Reporter Andrea Shea delves into the creation of Tod Machover’s newest symphonic work, “Philadelphia Voices.”
From the famous Mummers’ New Year’s Day Parade to the sizzling of celebrated cheesesteaks, acclaimed U.S composer and inventor Tod Machover has been collecting sounds for his latest piece ‘Philadelphia Voices,’ a composition inspired by the heritage, sights and sounds of Philadelphia, the city known as the birthplace of American democracy.
Then in his barn studio, next to his Boston home, he manipulates these hours and hours of recording, crafting them into the music and soundscape for the piece. We also have behind the scenes access as the composition receives its premiere performed by the Philadelphia Orchestra and local choirs.
New World Symphony
The Atlantic’s CityLab blog reports on Tod Machover’s two new city symphony projects, in Miami and Philadelphia. You can read it here: Turning Street Noise Into a City Symphony.
“Like so many things in our culture, there’s a growing gap between experts and ordinary people, and I thought music is such a great laboratory to show how things can be different,” says Machover. “So I wanted the project to be a representation of connecting people—no matter what their background was in music—as equals.”
In this interview, Yannick Nézet-Séguin, conductor of the Philadelphia Orchestra, discusses Tod Machover’s “Philadelphia Voices,” a work commissioned for 2018. The orchestra is featuring American composers during its 2017-2018 season. Other works included the Bernstein Centenary featuring “West Side Story,” “Chichester Psalms,” and Symphony No. 2 for Piano and Orchestra (“The Age of Anxiety”); Wynton Marsalis’s Violin Concerto; and Michael Tilson Thomas’s “Four Preludes on Playthings of the Wind.”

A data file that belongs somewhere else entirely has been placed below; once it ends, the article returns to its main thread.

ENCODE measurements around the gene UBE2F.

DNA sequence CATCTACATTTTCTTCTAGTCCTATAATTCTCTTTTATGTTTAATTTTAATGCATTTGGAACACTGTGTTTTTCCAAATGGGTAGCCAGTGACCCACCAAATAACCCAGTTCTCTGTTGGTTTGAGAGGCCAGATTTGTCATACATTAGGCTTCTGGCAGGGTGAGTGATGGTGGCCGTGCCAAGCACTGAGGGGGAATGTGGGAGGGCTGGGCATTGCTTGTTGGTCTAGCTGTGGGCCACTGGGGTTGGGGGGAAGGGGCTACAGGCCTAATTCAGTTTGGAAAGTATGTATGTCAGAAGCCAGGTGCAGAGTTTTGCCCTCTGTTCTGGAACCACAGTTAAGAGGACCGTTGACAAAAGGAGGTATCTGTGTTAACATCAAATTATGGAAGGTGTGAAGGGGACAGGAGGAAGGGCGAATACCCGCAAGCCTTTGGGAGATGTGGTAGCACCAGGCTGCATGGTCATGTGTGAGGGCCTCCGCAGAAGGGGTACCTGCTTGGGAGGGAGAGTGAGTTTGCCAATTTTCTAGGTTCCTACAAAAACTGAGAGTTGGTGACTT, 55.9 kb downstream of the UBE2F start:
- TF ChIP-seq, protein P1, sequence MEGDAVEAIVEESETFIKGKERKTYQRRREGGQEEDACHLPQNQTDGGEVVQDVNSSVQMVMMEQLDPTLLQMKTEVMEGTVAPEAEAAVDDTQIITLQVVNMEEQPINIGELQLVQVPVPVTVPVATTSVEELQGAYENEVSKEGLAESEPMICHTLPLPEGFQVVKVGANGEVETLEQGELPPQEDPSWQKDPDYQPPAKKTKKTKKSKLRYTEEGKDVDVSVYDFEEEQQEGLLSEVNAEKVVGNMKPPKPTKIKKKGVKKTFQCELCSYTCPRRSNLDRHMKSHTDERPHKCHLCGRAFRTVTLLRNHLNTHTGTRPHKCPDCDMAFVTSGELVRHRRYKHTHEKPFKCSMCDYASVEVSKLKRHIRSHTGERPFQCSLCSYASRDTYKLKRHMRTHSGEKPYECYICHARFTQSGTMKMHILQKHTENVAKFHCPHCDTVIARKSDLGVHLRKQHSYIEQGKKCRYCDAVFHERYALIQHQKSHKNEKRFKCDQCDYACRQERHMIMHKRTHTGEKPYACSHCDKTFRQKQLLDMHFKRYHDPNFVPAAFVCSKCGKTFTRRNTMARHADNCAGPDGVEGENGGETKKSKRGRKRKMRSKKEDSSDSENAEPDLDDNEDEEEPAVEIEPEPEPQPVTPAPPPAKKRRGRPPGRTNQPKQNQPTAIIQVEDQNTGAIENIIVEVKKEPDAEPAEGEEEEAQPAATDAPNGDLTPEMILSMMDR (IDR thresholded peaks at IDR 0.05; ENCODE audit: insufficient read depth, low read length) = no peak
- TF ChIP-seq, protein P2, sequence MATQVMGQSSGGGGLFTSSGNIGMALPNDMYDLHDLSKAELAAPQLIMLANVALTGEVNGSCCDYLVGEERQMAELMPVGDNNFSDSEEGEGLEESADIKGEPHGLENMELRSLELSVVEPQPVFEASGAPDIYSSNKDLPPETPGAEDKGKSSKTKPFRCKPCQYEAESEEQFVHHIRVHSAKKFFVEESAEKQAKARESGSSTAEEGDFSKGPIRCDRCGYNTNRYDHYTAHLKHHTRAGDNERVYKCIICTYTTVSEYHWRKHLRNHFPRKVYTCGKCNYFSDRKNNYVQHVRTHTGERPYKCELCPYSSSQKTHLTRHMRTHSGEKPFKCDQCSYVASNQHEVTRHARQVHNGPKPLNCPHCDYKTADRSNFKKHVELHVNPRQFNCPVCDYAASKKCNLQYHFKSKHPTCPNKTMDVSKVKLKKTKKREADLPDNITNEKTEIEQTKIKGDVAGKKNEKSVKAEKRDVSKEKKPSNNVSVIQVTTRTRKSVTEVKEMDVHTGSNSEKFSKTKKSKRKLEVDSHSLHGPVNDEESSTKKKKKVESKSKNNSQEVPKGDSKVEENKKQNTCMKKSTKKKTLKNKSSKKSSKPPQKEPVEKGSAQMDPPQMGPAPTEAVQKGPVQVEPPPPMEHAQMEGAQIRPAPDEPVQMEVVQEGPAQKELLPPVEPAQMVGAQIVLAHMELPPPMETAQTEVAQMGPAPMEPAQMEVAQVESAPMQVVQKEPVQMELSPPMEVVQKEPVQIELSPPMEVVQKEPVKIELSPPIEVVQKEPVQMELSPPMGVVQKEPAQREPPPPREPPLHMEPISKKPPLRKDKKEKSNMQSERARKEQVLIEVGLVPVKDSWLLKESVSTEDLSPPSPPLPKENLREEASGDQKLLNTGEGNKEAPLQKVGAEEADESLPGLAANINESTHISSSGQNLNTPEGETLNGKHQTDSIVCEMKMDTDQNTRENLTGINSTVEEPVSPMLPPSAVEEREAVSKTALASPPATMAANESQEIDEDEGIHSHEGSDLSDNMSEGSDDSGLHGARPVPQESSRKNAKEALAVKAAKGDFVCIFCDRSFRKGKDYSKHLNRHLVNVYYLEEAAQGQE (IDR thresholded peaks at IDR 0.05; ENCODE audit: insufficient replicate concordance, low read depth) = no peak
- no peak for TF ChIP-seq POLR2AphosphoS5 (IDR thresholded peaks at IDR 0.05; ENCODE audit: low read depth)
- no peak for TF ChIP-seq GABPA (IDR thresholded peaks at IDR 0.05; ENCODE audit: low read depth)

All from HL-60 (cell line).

Tod Machover’s SYMPHONY FOR LUCERNE was aired 10 days ago on WQXR radio in New York. You can hear it here (and also hear how very different it is from SYMPHONY IN D for Detroit), as well as listen to an excellent interview with Jeff Spurgeon where he and Tod discuss Lucerne, its symphony, alpenhorns, cowbells, Fasnacht and more.
Composer Tod Machover works with a Detroit Symphony Orchestra percussionist on what the beat of Detroit sounds like.
CREDIT EMILY FOX / MICHIGAN RADIO
Michigan Radio’s Emily Fox chats with Tod Machover about the “Symphony in D” project. You can listen here to How to create a symphony of Detroit.
In the interview, Tod explains how he is working with people from all over Detroit to convey the story of the city’s vibrant history and diverse communities through sound, which he will transform into an orchestral piece. One of our favorite quotes:
Machover says another part of this project is to send the message that classical music isn’t just something that only a few special people can make.
“I think classical music is one of the domains where we’re most scared or intimidated about participating because the level of expertise is so high and of course there are certain things you can do in classical music that you can only do if you devote yourself to it for 20 years, but it would be such a more vital field if everybody was touching it somehow,” he says.
That point is getting across to the students. 13-year-old Emiilah Shuler and 11-year-old Samuel Pickens felt inspired after composing their mini Symphony in D.
“I think it gives us a chance to believe that we can do that one day, when we are all grown up, anything is possible,” says Shuler.
Pickens adds, “I’m glad to be helping my hometown make a symphony and I feel proud.”
Two MIT undergrads, Chantine Akiyama and Sue Liang, did this interview with Tod Machover about his SYMPHONY IN D project. It’s fun and refreshing, and conveys their perspective on the project. Tod speaks about the main goals for the project. They include:
First, the music that emerges as the Symphony must be a piece that can stand on its own. It must be an emotional human statement about a place, and a specific one: Detroit.
Second, the Symphony is a research goal. The creation of this symphony is a great way to develop models where all different people of different cultures can come together and care about each other and contribute something. Every individual deserves to be represented and given a voice, and art is fantastic because you can create a model of how you want society to be. Through this project we can create spaces for collaboration and compassion..
Read the full interview here.